Undoubtably, this evolving infrastructure-building competition may solve the problems of many underdeveloped or developing countries if their leaderships act wisely. The newly adopted Indo-European Connectivity Partnership promises new prospects for Eastern Europe and especially for the fragile democracies of Armenia and Georgia.

The statement of the Indian ambassador to Tehran in March of this year, to connect Eastern and Northern Europe via Armenia and Georgia, paves the way for necessary dialogue on this matter. Being sandwiched between Russia and Turkey and at the same time being ideally located between Europe and India, Armenia and Georgia are well-placed to take advantage of the possible opportunities of the Indo-European Partnership. The involvement of Tbilisi and Yerevan in this project can enhance the economic attractiveness of these countries, which will increase their economic security and will make this region less vulnerable vis-à-vis Russo-Turkish interventions. 

The EU and India need to decide if they want to be decision-makers or decision-takers. Strong co-operation would help both become global agenda shapers. In case these two actors fail to find a common roadmap for promoting rules-based architecture and to become competitive infrastructure providers, it would be to the benefit of the US and China, which would impose their priorities on others, including the EU and India.

Continue Reading

Europe

The Leaders of the Western World Meet

Published

on

The annual meeting of the G7 comprising the largest western economies plus Japan is being hosted this year by the United Kingdom.  Boris Johnson, the UK Prime Minister has also invited Australia, South Korea, South Africa and India.  There has been talk of including Russia again but Britain threatened a veto.  Russia, which had been a member from 1997, was suspended in 2014 following the Crimea annexation.  

Cornwall in the extreme southwest of England has a rugged beauty enjoyed by tourists, and is a contrast to the green undulating softness of its neighbor Devon.  St. Ives is on Cornwall’s sheltered northern coast and it is the venue for the G7 meeting (August 11-13) this year.  It offers beautiful beaches and ice-cold seas.

France, Germany. Italy, UK, US, Japan and Canada.  What do the rich talk about?  Items on the agenda this year including pandemics (fear thereof) and in particular zoonotic diseases where infection spreads from non-human animals to humans.  Johnson has proposed a network of research labs to deal with the problem.  As a worldwide network it will include the design of a global early-warning system and will also establish protocols to deal with future health emergencies.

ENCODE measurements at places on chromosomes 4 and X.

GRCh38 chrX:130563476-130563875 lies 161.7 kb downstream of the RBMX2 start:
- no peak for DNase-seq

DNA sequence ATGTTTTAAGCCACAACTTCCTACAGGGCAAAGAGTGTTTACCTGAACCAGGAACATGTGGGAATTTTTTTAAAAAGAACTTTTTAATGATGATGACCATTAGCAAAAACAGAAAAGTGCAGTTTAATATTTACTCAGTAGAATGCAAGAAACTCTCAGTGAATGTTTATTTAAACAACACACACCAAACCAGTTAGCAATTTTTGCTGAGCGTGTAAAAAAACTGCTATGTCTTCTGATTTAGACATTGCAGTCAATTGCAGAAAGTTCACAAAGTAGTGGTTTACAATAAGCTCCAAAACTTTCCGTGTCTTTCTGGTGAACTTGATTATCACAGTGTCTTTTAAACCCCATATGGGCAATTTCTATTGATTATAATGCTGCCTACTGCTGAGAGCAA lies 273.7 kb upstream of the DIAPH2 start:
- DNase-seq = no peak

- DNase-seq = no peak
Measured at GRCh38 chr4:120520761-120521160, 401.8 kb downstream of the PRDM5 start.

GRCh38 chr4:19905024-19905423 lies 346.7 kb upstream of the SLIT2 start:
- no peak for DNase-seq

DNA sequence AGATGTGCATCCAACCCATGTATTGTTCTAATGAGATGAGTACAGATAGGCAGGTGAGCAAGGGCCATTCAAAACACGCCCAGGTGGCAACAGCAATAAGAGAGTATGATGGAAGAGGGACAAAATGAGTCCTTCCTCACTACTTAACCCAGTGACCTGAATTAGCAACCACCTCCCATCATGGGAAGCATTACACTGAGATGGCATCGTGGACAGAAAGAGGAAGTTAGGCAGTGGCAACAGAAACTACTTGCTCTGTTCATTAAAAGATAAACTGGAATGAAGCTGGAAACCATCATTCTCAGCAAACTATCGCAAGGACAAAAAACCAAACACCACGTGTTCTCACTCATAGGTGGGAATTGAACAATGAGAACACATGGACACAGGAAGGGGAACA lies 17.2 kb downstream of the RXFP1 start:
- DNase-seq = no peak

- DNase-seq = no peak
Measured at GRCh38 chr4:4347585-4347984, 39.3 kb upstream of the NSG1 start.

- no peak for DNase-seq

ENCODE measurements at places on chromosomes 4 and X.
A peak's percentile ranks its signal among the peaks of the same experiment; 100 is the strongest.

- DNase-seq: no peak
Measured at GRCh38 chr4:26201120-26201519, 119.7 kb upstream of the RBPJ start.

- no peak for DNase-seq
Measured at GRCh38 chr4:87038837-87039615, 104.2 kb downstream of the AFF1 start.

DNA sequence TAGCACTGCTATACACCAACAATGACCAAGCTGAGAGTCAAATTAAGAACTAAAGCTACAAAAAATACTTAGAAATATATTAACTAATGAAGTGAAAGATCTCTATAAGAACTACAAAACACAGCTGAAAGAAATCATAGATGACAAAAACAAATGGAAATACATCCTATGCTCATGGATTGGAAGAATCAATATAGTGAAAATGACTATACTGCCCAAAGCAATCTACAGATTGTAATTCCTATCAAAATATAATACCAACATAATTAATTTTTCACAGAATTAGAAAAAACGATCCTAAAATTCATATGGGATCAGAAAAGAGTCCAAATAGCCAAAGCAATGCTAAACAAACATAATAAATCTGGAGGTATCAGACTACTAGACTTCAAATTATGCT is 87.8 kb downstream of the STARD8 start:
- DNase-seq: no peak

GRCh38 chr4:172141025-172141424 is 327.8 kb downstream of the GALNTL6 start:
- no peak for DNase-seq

The important topic of climate change is of particular interest to Boris Johnson because Britain is hosting COP26  in Glasgow later this year in November.  Coal, one of the worst pollutants, has to be phased out and poorer countries will need help to step up and tackle not just the use of cheap coal but climate change and pollution in general.  The G7 countries’ GDP taken together comprises about half of total world output, and climate change has the potential of becoming an existential problem for all on earth.  And help from them to poorer countries is essential for these to be able to increase climate action efforts.

The G7 members are also concerned about large multinationals taking advantage of differing tax laws in the member countries.  Thus the proposal for a uniform 15 percent minimum tax.  There is some dispute as to whether the rate is too low.

America is back according to Joe Biden signalling a shift away from Donald Trump’s unilateralism.  But America is also not the sole driver of the world economy:  China is a real competitor and the European Union in toto is larger.  In a multilateral world, Trump charging ahead on his own made the US risible.  He also got nowhere as the world’s powers one by one distanced themselves.

Secretary of the Treasury Janet Yellen is also endorsing close coordination in economic policies plus continued support as the world struggles to recover after the corona epidemic.  India for example, has over 27 million confirmed cases, the largest number in Asia.  A dying first wave shattered hopes when a second much larger one hit — its devastation worsened by a shortage of hospital beds, oxygen cylinders and other medicines in the severely hit regions.  On April 30, 2021, India became the first country to report over 400,000 new cases in a single 24 hour period.

It is an interdependent world where atavistic self-interest is no longer a solution to its problems.

Continue Reading

Publications

Latest

Defense2 hours ago

Foreign Troops withdrawal at a faster pace from Afghanistan

The US is withdrawing troops at a faster pace than expected. It has been reported that almost half of the...

Southeast Asia4 hours ago

ASEAN Peace Initiative and the Myanmar Crisis: A Failed Attempt?

Historically, ASEAN is closely linked with Myanmar. As part of the Southeast Asian region and an ASEAN member, Myanmar enjoys...

Russia7 hours ago

Biden-Putin Geneva Summit: Even A Little More Than Nothing Means A Lot

Was the, with little expectations, but a lot of combinations and nervousness, awaited summit of the Presidents of America and...

Defense8 hours ago

What position would Russia take in case of an armed conflict between China and US?

China and Russia have seen increasing interactions and closer bonds as they face amid US pressure. The trilateral relations of...

Defense11 hours ago

“African Lion 2021”: More than military Show between the US and Morocco

On June 7th, 2021, Morocco, the US, and NATO began joint African Lion maritime drills in the Atlantic Ocean south...

Europe12 hours ago

American diplomacy’s comeback and Bulgaria’s institutional trench war

Even though many mainstream media outlets have not noticed it, US diplomacy has staged a gran comeback in the Balkans....

Economy18 hours ago

How Bangladesh became Standout Star in South Asia Amidst Covid-19

Bangladesh, the shining model of development in South Asia, becomes everyone’s economic darling amidst Covid-19. The per capita income of...

Trending